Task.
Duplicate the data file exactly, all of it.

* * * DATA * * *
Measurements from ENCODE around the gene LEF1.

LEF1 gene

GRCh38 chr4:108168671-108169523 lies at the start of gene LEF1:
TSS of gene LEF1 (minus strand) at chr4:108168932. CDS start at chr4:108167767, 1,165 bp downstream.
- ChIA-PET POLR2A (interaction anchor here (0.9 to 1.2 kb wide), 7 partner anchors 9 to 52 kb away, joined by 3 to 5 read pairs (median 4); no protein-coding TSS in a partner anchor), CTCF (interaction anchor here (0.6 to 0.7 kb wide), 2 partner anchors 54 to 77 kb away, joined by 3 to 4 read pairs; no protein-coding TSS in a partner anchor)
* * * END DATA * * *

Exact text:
Measurements from ENCODE around the gene LEF1.

LEF1 gene

GRCh38 chr4:108168671-108169523 lies at the start of gene LEF1:
TSS of gene LEF1 (minus strand) at chr4:108168932. CDS start at chr4:108167767, 1,165 bp downstream.
- ChIA-PET POLR2A (interaction anchor here (0.9 to 1.2 kb wide), 7 partner anchors 9 to 52 kb away, joined by 3 to 5 read pairs (median 4); no protein-coding TSS in a partner anchor), CTCF (interaction anchor here (0.6 to 0.7 kb wide), 2 partner anchors 54 to 77 kb away, joined by 3 to 4 read pairs; no protein-coding TSS in a partner anchor)